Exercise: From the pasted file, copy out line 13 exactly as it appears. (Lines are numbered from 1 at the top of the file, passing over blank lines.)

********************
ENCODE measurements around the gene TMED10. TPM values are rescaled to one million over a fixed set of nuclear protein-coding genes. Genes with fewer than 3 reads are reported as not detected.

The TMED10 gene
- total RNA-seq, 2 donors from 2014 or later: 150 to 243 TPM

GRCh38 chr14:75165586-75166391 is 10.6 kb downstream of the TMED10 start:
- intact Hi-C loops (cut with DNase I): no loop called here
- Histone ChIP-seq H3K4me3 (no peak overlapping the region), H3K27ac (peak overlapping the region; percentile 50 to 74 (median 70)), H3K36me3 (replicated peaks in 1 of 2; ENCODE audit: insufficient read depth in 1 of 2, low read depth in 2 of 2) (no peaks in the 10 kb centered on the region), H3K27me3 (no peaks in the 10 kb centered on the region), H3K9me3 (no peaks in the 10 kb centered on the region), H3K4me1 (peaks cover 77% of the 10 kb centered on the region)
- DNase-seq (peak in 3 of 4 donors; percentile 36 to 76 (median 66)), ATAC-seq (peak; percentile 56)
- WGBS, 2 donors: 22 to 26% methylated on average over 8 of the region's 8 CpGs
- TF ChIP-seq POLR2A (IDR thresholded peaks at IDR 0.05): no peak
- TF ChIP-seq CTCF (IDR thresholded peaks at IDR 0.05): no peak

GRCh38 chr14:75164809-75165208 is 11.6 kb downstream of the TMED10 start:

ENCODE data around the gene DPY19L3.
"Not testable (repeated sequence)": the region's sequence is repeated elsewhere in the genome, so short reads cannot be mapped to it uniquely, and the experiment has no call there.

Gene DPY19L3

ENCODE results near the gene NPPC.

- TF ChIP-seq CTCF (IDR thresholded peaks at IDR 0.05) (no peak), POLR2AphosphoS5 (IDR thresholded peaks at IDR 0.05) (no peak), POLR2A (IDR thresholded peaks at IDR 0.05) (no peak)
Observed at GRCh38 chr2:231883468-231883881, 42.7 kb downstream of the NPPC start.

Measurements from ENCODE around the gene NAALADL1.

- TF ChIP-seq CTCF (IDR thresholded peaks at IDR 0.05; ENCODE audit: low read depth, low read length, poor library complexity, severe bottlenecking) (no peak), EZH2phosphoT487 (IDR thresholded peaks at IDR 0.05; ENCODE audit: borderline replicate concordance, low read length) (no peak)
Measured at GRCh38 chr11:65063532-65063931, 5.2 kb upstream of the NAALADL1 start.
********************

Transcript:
"Not testable (repeated sequence)": the region's sequence is repeated elsewhere in the genome, so short reads cannot be mapped to it uniquely, and the experiment has no call there.